Morpeth First School gain Character Education Award

Morpeth pupils receive top national award for their outstanding good character 

Inspired by North East legends past and present - including Lucy Bronze, Ant & Dec and Emily Wilding Davison - pupils and staff at Morpeth First School are celebrating after receiving the highest accolade possible for showing outstanding good character. 
The school is the only First School and one of only a handful of all schools in the country, to be awarded the Quality Mark Plus Award for Character Education by the Association for Character Education (ACE). 
Now, as the North East Regional Hub School for Character Education, its pupils are inspiring others across Northumberland and beyond to follow in their footsteps, with school leaders already booking in visits to find out more.   
Champions of Character Education believe that the development of character should be the purpose of education as well as achieving academic attainment and that it allows young people to flourish as individuals and as a wider society.  
Morpeth First School pupil, Avery, explained: “Character is what you do when nobody is looking and it means that you're doing all of your character values like treasured, courageous, empowered, kindness and bravery. Good character is about being a good person.” 
The school has designed and embedded a bespoke character education programme based on its vision that pupils will be “treasured, courageous and empowered” and aims to instill a set of core values in its pupils, alongside promoting academic excellence for all. 
One way the school has embedded their values at the heart of school life is to introduce half termly awards named after the children’s inspirational role models:
  • The Ant & Dec Award for Partnership and Teamwork 
  • The Lucy Bronze Award for Ambition and Optimism  
  • The Emily Davison Award for Courage and Integrity 
  • The George Webster Award for Determination and Resilience 
  • The Florence Nightingale Award for Compassion and Kindness 
  • The Marcus Rashford Award for Community Spirit 
In a special weekly assembly, modelled on Ant & Dec’s Saturday Night Takeaway, pupils and staff are also awarded “the best seats in the house” for demonstrating the character values in school, and children describe their Friday morning assemblies as 'the most fun you can have in 15 minutes'.
Over a third of pupils have also successfully applied for “jobs” within the school that carry important responsibilities including assisting their caretaker with managing the school site.  
Other jobs include litter pickers, charity ambassadors and Asthma ambassadors who are responsible for watering the school’s clean air plant.  
Nadine Fielding, Headteacher and assessor for the Character Education Quality Mark said: “I am immensely proud of the work we have done, and continue to do, with our children and their families, and also the wider community, around character.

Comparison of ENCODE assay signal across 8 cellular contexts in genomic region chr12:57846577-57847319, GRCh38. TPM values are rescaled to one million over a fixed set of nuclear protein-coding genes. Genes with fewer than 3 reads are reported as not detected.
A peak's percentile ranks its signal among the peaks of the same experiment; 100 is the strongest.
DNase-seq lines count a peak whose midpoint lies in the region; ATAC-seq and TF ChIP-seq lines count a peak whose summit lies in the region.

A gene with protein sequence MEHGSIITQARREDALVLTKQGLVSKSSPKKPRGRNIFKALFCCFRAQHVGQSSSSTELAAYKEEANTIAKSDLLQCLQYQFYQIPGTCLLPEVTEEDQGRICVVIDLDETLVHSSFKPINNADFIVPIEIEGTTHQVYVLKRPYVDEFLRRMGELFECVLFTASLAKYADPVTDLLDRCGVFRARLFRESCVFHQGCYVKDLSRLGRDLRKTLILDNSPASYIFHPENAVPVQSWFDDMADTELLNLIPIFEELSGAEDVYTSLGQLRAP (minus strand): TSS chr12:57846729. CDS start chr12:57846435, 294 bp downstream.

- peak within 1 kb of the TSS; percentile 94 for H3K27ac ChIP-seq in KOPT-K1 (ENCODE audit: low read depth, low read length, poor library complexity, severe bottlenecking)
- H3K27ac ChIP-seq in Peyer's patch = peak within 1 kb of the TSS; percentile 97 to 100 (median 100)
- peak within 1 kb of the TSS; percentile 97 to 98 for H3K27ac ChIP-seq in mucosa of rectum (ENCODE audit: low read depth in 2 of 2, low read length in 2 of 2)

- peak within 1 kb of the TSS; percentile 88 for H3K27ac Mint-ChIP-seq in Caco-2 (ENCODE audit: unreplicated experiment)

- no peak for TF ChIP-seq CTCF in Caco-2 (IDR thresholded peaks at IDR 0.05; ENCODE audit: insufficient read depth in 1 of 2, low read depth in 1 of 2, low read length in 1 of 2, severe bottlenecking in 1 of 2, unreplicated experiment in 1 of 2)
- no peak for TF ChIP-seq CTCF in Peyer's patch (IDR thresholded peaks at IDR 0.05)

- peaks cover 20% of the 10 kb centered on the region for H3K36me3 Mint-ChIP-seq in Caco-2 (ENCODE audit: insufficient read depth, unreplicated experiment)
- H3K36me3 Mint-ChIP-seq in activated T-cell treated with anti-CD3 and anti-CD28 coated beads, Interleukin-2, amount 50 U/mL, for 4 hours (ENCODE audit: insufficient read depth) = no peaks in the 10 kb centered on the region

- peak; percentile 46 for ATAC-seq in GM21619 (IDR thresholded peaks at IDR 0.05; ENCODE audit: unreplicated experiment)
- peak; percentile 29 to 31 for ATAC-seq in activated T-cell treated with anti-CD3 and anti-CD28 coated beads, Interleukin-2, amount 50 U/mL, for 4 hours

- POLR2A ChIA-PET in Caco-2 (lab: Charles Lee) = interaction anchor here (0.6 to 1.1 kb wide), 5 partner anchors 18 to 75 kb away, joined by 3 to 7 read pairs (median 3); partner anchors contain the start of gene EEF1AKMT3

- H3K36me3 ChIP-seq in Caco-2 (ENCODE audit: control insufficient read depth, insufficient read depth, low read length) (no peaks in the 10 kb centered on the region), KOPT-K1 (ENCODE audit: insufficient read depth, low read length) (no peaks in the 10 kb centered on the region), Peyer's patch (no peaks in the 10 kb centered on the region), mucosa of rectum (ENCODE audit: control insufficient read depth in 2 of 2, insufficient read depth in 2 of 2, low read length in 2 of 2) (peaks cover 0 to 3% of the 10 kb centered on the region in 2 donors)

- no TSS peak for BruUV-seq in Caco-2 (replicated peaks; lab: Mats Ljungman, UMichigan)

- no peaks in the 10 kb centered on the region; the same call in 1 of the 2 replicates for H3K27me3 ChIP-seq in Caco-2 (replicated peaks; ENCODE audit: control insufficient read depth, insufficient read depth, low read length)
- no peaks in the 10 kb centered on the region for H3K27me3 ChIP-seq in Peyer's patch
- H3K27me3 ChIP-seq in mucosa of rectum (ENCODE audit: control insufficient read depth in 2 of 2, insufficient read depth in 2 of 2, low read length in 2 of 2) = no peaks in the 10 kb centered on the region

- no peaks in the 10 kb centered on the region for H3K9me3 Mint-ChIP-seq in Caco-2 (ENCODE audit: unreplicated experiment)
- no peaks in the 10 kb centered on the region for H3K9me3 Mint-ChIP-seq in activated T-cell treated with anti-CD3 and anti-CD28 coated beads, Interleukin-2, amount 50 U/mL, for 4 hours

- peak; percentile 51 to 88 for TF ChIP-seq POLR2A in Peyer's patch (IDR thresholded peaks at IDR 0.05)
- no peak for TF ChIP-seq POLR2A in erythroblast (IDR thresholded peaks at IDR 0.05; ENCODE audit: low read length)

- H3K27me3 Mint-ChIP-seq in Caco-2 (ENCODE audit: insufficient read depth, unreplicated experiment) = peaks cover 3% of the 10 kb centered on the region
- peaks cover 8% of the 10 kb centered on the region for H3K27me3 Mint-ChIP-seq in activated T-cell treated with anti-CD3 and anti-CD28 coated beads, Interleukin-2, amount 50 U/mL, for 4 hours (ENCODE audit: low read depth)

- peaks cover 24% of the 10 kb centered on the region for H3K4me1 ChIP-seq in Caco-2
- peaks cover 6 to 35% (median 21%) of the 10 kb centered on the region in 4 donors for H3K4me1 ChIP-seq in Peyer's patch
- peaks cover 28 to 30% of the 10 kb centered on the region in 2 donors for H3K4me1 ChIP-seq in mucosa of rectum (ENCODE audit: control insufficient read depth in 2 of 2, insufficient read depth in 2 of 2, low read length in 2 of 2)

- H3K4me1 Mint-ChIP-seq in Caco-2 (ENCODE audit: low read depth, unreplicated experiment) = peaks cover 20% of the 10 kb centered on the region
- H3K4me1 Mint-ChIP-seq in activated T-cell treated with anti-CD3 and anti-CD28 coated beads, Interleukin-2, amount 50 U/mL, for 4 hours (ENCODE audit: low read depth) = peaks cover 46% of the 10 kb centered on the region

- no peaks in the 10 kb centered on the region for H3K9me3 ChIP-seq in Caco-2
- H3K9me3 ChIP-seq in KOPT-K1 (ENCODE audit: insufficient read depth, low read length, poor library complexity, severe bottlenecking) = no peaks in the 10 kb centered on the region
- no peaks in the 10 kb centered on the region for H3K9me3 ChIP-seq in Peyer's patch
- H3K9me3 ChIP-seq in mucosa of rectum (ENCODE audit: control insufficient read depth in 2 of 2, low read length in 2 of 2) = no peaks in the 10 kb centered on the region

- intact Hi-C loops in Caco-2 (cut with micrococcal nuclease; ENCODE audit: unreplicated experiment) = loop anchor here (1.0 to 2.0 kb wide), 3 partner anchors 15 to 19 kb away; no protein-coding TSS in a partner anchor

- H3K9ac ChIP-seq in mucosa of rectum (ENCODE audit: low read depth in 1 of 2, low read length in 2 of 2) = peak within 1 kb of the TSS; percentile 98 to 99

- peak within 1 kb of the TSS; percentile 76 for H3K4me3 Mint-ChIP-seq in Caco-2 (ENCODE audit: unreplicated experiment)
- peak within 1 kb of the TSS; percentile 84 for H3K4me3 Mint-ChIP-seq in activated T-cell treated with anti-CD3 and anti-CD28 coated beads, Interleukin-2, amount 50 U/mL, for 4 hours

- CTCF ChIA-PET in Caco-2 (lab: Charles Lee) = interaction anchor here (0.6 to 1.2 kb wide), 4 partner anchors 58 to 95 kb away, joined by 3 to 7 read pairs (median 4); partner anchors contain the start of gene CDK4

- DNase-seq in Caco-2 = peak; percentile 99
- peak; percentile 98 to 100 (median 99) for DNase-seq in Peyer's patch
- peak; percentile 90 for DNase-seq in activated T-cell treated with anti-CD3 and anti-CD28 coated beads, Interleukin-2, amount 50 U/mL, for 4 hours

“Our aim is for every child to have good character, and that runs like a golden thread through everything that happens here.  
“We want our pupils to grow up to be flourishing members of society, where they have the values, skills and experience to make a positive impact in the world.” 
Councillor Glen Sanderson, Leader of Northumberland County Council and Dr Helen Paterson, Chief Executive of Northumberland County Council came along to one of the school's weekly assemblies – based on Ant & Dec’s Saturday Night Takeaway, to congratulate pupils and staff.  

Cllr Sanderson said: “I would like to congratulate all the pupils and staff at Morpeth First School on this wonderful achievement. To be recognised nationally in this way is something that I hope they are all very proud of.  
“It is clear from everything that has been said however, that this is not about the accolade and a pat on the back. 
“This school and its pupils have been recognised for doing what is right – when no-one is watching, just because it is the right thing to do – whether that is looking after their school for the benefit of others, raising money for charity – or showing resilience and determination like in their recent SATS.  
“Nevertheless, I still want to say how very proud we are as a council and I think that we can all take inspiration from this – not just schools – but everyone of us in our daily lives. So, thank you. 
“In Northumberland, we have over 40,000 pupils at over 150 schools and 92.6% of our schools are rated good or outstanding which is absolutely brilliant and testament to all the hard work of our school communities.  
“But this award is also an important reminder that our schools are doing so much more than just focusing on academic results. They are also thinking about the wider skills a young person needs to thrive and reach their full potential.”  
Tom Haigh, CEO of ACE, and Andrew Pettit, Director of Schools for ACE, said: “It was evident throughout our visit that leaders have fostered a strong sense of community, nurture and support.  
“It was also clear that leaders have succeeded in building a culture of trust, collaboration and mutual understanding which has helped create the conditions in which staff and students can flourish and where character development is an authentic and sustained part of what it means to be a student or member of staff at Morpeth First School.” 
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